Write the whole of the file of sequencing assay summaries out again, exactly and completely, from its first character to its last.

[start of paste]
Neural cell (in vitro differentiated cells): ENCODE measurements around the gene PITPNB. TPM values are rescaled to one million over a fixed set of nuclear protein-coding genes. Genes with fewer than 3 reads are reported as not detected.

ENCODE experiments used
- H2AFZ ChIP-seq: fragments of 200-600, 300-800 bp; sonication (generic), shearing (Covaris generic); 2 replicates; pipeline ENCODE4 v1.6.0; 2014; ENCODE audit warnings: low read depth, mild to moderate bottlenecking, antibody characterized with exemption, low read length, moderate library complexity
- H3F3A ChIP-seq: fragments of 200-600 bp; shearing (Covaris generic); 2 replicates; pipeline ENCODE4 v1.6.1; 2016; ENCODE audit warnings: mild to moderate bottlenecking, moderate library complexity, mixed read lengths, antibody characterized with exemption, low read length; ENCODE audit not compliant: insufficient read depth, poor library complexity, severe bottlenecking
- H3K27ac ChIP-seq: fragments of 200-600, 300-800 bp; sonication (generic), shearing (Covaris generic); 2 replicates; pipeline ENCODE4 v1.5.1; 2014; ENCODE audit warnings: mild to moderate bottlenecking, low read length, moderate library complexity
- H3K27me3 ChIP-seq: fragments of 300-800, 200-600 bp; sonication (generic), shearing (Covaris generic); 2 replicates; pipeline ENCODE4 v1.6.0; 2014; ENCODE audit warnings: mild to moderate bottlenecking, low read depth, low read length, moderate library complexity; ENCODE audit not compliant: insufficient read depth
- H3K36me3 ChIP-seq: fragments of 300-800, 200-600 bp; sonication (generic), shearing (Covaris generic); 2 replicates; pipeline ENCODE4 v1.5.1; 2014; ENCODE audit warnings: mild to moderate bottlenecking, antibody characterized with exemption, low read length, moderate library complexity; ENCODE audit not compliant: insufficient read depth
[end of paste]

Neural cell (in vitro differentiated cells): ENCODE measurements around the gene PITPNB. TPM values are rescaled to one million over a fixed set of nuclear protein-coding genes. Genes with fewer than 3 reads are reported as not detected.

ENCODE experiments used
- H2AFZ ChIP-seq: fragments of 200-600, 300-800 bp; sonication (generic), shearing (Covaris generic); 2 replicates; pipeline ENCODE4 v1.6.0; 2014; ENCODE audit warnings: low read depth, mild to moderate bottlenecking, antibody characterized with exemption, low read length, moderate library complexity
- H3F3A ChIP-seq: fragments of 200-600 bp; shearing (Covaris generic); 2 replicates; pipeline ENCODE4 v1.6.1; 2016; ENCODE audit warnings: mild to moderate bottlenecking, moderate library complexity, mixed read lengths, antibody characterized with exemption, low read length; ENCODE audit not compliant: insufficient read depth, poor library complexity, severe bottlenecking
- H3K27ac ChIP-seq: fragments of 200-600, 300-800 bp; sonication (generic), shearing (Covaris generic); 2 replicates; pipeline ENCODE4 v1.5.1; 2014; ENCODE audit warnings: mild to moderate bottlenecking, low read length, moderate library complexity
- H3K27me3 ChIP-seq: fragments of 300-800, 200-600 bp; sonication (generic), shearing (Covaris generic); 2 replicates; pipeline ENCODE4 v1.6.0; 2014; ENCODE audit warnings: mild to moderate bottlenecking, low read depth, low read length, moderate library complexity; ENCODE audit not compliant: insufficient read depth
- H3K36me3 ChIP-seq: fragments of 300-800, 200-600 bp; sonication (generic), shearing (Covaris generic); 2 replicates; pipeline ENCODE4 v1.5.1; 2014; ENCODE audit warnings: mild to moderate bottlenecking, antibody characterized with exemption, low read length, moderate library complexity; ENCODE audit not compliant: insufficient read depth